In a cohort study, Beate Karges and colleagues find that the association between low hemoglobin A1C and severe hypoglycemia in children and young adults with type 1 diabetes has decreased over the period between 1995 and 2012.
Please see later in the article for the Editors' Summary
Severe hypoglycemia is a major complication of insulin treatment in patients with type 1 diabetes, limiting full realization of glycemic control. It has been shown in the past that low levels of hemoglobin A1c (HbA1c), a marker of average plasma glucose, predict a high risk of severe hypoglycemia, but it is uncertain whether this association still exists. Based on advances in diabetes technology and pharmacotherapy, we hypothesized that the inverse association between severe hypoglycemia and HbA1c has decreased in recent years.
Methods and Findings
We analyzed data of 37,539 patients with type 1 diabetes (mean age ± standard deviation 14.4±3.8 y, range 1–20 y) from the DPV (Diabetes Patienten Verlaufsdokumentation) Initiative diabetes cohort prospectively documented between January 1, 1995, and December 31, 2012. The DPV cohort covers an estimated proportion of >80% of all pediatric diabetes patients in Germany and Austria. Associations of severe hypoglycemia, hypoglycemic coma, and HbA1c levels were assessed by multivariable regression analysis. From 1995 to 2012, the relative risk (RR) for severe hypoglycemia and coma per 1% HbA1c decrease declined from 1.28 (95% CI 1.19–1.37) to 1.05 (1.00–1.09) and from 1.39 (1.23–1.56) to 1.01 (0.93–1.10), respectively, corresponding to a risk reduction of 1.2% (95% CI 0.6–1.7, p<0.001) and 1.9% (0.8–2.9, p<0.001) each year, respectively. Risk reduction of severe hypoglycemia and coma was strongest in patients with HbA1c levels of 6.0%–6.9% (RR 0.96 and 0.90 each year) and 7.0%–7.9% (RR 0.96 and 0.89 each year). From 1995 to 2012, glucose monitoring frequency and the use of insulin analogs and insulin pumps increased (p<0.001). Our study was not designed to investigate the effects of different treatment modalities on hypoglycemia risk. Limitations are that associations between diabetes education and physical activity and severe hypoglycemia were not addressed in this study.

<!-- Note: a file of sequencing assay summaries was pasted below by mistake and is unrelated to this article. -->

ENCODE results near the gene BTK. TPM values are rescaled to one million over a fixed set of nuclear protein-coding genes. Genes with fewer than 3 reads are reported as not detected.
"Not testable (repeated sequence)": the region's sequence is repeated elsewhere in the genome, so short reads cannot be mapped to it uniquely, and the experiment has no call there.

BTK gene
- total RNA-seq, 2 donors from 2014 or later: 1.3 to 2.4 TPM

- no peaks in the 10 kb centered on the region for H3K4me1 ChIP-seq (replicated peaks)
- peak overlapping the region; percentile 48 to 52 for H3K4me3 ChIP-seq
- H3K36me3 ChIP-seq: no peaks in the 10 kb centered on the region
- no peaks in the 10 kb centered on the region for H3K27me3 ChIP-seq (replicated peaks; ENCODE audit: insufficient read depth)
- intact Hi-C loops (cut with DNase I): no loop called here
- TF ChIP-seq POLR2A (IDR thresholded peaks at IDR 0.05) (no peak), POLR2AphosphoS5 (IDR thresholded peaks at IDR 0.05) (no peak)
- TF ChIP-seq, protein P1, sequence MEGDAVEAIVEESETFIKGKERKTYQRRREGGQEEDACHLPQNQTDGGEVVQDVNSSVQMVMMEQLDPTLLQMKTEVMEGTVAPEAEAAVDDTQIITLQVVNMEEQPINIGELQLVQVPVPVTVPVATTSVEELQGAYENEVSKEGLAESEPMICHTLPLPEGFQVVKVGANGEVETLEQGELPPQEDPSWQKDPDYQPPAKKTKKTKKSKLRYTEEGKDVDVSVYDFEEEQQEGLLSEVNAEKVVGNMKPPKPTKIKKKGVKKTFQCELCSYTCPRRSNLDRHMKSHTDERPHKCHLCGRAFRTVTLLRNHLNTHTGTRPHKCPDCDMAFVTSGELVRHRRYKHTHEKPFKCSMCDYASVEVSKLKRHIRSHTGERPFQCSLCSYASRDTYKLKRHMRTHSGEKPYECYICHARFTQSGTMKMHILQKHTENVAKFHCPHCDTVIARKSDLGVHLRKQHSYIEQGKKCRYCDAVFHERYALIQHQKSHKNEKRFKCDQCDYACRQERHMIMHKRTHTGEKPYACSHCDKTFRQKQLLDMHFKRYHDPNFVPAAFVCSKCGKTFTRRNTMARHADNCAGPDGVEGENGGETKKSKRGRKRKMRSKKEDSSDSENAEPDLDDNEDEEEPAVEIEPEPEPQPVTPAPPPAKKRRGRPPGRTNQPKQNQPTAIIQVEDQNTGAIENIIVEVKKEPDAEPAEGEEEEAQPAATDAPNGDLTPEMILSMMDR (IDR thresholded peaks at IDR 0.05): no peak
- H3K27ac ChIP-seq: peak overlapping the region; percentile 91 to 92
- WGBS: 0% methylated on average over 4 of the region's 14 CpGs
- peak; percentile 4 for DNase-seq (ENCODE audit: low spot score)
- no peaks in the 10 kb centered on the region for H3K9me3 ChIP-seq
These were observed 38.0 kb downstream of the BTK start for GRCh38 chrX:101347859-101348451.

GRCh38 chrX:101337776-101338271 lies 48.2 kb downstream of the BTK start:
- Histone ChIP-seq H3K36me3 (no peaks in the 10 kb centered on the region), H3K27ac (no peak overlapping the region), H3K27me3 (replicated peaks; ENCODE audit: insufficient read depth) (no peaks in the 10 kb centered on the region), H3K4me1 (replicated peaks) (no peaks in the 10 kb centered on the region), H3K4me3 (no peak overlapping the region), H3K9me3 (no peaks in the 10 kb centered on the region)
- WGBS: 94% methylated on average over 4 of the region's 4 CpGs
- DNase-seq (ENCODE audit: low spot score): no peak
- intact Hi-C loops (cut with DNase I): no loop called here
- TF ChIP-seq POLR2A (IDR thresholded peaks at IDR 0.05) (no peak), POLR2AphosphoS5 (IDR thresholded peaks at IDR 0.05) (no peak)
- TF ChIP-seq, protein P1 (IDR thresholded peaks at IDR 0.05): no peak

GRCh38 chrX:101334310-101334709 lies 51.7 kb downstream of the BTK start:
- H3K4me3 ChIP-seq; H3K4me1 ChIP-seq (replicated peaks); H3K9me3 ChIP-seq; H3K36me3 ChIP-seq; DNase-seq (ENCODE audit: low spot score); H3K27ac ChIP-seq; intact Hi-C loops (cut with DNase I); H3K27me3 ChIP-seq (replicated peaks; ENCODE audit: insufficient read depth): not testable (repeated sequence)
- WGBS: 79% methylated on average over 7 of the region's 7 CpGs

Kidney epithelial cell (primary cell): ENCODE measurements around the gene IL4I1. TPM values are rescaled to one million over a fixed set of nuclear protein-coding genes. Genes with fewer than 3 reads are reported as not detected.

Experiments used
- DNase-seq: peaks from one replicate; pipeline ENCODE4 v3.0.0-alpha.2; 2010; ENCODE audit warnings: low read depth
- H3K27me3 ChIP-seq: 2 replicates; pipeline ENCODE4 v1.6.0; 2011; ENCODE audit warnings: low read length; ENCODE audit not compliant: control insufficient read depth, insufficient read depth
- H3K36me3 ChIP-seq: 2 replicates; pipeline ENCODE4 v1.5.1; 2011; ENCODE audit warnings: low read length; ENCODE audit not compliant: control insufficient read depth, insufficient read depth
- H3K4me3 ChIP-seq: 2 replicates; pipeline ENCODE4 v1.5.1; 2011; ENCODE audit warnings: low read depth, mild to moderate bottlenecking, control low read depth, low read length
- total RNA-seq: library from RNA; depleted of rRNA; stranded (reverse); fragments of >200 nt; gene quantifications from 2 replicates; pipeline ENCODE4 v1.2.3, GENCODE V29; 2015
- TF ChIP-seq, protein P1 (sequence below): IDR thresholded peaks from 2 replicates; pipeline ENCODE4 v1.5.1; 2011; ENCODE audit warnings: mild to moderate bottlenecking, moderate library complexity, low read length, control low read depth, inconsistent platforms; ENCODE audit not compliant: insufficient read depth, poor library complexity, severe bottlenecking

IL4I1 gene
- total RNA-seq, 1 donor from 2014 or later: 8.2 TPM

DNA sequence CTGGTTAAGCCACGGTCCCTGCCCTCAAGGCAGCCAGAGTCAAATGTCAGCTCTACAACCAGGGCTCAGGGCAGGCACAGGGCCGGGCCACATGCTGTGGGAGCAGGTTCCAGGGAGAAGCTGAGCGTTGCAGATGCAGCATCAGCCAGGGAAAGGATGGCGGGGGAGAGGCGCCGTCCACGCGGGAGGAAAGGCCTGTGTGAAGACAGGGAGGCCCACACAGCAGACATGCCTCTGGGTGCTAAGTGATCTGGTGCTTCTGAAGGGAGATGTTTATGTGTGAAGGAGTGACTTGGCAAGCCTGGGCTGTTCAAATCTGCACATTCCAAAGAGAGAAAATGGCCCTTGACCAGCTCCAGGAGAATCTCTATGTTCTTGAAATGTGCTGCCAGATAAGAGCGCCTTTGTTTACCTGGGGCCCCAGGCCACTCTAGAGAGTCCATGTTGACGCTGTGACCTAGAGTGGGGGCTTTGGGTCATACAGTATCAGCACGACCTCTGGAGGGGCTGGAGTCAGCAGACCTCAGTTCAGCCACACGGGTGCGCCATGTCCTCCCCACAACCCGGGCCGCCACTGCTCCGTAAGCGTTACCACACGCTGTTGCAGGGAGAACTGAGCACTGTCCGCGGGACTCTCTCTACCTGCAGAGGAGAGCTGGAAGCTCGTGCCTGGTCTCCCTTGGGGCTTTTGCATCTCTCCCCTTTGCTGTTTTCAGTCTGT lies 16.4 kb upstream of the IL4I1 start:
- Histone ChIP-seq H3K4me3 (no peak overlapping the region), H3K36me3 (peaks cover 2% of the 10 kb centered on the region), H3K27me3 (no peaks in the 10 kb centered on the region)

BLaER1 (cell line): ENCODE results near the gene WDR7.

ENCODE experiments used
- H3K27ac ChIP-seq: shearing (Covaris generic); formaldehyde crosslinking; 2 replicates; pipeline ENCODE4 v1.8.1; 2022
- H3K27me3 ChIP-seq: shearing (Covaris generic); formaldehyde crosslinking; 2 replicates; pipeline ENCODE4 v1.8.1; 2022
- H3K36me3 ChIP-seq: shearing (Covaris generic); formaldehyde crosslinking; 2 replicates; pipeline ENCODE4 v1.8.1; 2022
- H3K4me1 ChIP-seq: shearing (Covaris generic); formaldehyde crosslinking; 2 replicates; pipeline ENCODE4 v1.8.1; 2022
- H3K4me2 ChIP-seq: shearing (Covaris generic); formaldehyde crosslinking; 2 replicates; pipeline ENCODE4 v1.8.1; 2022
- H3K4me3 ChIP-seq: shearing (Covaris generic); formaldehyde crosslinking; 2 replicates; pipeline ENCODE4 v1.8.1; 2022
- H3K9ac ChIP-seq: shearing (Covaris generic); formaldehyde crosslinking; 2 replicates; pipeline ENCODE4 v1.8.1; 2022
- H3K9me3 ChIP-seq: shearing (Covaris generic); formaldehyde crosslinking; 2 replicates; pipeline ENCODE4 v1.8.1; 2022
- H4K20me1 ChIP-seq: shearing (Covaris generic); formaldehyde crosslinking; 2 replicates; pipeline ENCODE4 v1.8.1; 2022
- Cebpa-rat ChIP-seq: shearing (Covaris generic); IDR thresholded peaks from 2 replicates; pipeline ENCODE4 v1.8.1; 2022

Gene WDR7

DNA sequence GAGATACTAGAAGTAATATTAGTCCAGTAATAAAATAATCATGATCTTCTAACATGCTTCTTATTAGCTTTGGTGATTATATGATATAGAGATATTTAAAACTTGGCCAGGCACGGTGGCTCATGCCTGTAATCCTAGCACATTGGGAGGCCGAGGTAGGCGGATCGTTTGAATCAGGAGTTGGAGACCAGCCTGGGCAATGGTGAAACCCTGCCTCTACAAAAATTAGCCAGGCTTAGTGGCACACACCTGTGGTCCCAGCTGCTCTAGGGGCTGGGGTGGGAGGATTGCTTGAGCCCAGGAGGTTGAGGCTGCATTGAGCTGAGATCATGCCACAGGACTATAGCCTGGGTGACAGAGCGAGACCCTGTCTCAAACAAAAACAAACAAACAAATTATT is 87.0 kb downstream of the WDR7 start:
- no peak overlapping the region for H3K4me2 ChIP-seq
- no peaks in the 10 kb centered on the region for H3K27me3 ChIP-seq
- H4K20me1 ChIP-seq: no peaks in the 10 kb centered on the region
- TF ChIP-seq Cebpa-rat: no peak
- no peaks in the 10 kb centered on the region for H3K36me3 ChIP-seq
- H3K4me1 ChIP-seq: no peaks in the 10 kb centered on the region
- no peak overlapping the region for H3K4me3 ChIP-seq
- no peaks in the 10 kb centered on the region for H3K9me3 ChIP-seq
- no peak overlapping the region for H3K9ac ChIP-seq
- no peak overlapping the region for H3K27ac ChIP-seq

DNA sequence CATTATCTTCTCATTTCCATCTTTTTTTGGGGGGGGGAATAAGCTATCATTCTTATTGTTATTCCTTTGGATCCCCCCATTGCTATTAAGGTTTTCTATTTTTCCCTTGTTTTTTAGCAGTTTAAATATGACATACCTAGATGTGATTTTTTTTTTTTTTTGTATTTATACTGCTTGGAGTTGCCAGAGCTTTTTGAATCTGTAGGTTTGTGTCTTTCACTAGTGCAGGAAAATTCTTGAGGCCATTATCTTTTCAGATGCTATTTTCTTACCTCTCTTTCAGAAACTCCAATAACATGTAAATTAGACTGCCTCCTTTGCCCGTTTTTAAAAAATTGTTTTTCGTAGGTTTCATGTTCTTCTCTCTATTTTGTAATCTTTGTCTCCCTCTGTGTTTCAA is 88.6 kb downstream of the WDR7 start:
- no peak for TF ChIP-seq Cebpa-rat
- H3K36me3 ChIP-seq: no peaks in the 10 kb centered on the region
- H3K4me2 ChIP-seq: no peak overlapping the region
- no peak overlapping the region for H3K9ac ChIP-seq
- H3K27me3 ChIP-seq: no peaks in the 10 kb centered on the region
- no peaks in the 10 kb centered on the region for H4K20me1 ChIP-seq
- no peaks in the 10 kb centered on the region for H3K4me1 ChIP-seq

The previously strong association of low HbA1c with severe hypoglycemia and coma in young individuals with type 1 diabetes has substantially decreased in the last decade, allowing achievement of near-normal glycemic control in these patients.
Please see later in the article for the Editors' Summary
Worldwide, more than 380 million people have diabetes, a chronic disorder characterized by high levels of glucose (sugar) in the blood. Blood sugar levels are usually controlled by insulin, a hormone produced by the pancreas. In people with diabetes, blood sugar control fails because they make no insulin (type 1 diabetes) or because the cells that normally respond to insulin by removing sugar from the blood have become insulin-resistant (type 2 diabetes). Type 1 diabetes, which tends to develop in childhood or early adulthood, is responsible for about 10% of cases of diabetes in adults and is treated with injections of insulin. Type 2 diabetes can usually be treated with diet, exercise, and antidiabetic drugs. With both types of diabetes, it is important to keep blood sugar levels within the normal range (good glycemic control) to reduce the long-term complications of diabetes, which include kidney failure, blindness, and an increased risk of cardiovascular disease.
Why Was This Study Done?
Patients with type 1 diabetes can achieve strict glycemic control using intensive insulin therapy, but such treatment is associated with a risk of severe or fatal hypoglycemia (low blood sugar). Past studies have found an association between low levels of hemoglobin A1c (HbA1c, a marker of average blood sugar levels over the past 2–3 months; a low HbA1c percentage indicates good glycemic control) and a high risk of severe hypoglycemia. Because of this inverse association, people at risk of severe hypoglycemia are advised to aim for an HbA1c of 7.5% or less, which puts them at risk of diabetic complications (most adults with diabetes aim for an HbA1c of 6.5% or less; people without diabetes have Hb1Ac readings below 6.05%). With recent improvements in insulin therapy, it is not clear whether the inverse association between the incidence of severe hypoglycemia and HbA1c levels still exists. In this trend analysis, the researchers investigate the association over time between HbA1C levels and the risk of severe hypoglycemia in a large cohort (group) of Austrian and German children and young adults with type 1 diabetes.